There appears to have been several fraudulent loans and the pension fund seems to have been looted. Both of these actions should be crimes, but most likely there will be no prosecutions. Because of unemployment compensation, cost of the social safety net, loss of taxes paid by the company and their employees, tax credits for bad loans/business losses, and expense to cover the pension shortfall through the PBGC, very considerable costs have been externalized to society and the general taxpayers.
Reply to
F. George McDuffee
I am assuming that the whole point of the strike was to attract some attention to this cooporate looting if the owners did not give workers their share of the Hostess pie as the comapny was ransacked. They knew they would soon be out of work anyway.
It is remarkable how closely this parallels the scenario in the movie Wall Street from 1987 ! It is remarkable that corporate raiders still get away with stuff like this. It is remarkable that people still believe the propaganda that unions are just being stupid and greedy while managment is honest and taken advantage of. In reality, both parties are smart, unscrupulous, and greedy.
Reply to
anorton
Umm, actually, no, I never have, and I'm pretty sure I've seen some that were quite old. I suppose if they get wet, they will start to rot.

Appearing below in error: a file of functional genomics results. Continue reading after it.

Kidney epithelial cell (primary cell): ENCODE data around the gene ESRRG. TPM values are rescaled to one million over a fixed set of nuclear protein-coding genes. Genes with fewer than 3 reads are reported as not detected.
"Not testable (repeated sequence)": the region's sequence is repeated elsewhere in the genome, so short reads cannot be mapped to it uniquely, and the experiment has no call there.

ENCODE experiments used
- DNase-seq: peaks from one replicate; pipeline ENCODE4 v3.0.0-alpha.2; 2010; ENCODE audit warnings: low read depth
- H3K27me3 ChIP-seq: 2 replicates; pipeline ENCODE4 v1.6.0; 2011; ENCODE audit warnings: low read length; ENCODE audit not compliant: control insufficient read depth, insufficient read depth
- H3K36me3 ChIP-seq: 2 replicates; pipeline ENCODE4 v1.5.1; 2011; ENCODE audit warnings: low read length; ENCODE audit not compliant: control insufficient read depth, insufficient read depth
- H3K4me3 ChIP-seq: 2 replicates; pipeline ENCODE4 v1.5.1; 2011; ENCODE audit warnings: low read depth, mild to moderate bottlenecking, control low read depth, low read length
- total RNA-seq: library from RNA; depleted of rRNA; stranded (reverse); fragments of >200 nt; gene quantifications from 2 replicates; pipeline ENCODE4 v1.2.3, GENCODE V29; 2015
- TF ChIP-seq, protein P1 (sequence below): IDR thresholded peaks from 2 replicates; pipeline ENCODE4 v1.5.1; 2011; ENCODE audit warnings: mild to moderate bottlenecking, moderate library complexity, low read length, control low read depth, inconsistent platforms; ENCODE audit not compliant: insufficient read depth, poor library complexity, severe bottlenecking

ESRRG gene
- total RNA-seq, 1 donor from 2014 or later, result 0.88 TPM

Jon
Reply to
Jon Elson
They only have a 30 day shelf life, unlike the Urban Myths to the contrary. I have seen them covered in bread mold when someone left them laying around. Not a pretty sight. :(
Reply to
Michael A. Terrell
Really, all this health crap, do they realize that the kids of today will look pretty silly when they are old men, in the hospital, dying of nothing?
At least I had exposure to 1, 1, 1-trichloroethane tapping fluid, lead paint, Twinkies, etc. in my lifetime.
MikeB
Reply to
BQ340
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While there may have been some attempt by the union leadership to attract attention, IMNSHO it was a refusal by the union and its members to play any more games. They could see the writing on the wall, and could follow the looting of their pension funds, and decided to cut it off now. FWIW - the expiration of the Bush era tax cuts, particularly on Capital Gains may have had more to do with liquidation at this time than any union "interagency."
You may find this analysis of interest
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Bain, Elliott, and Ripplewood -- all cut from the same bolt of cloth...
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Reply to
F. George McDuffee
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That's open to debate. He does a lot of things that aren't real. Like those 'Jay Walking' segments. If it was 12 years old, id would have dehydrated and turned to dust. I had military rations that were processed in the late '40s, when I was in the Army. They were almost 30 years old. The crackers were dust. Even though they were sealed in a steel tin, they were stale and just turned to dust when you tried to pick them up.
Jay wouldn't be funny, if he didn't lie all the time. That's what second rate comics do for a living. If he was a better liar, he would forecast the weather.
Reply to
Michael A. Terrell
Tell me, George. If you were the HR director of a company and you had the choice between applicants with similar backgrounds would you hire the one from Hostess who refused to go back to work, or another applicant?
Reply to
Michael A. Terrell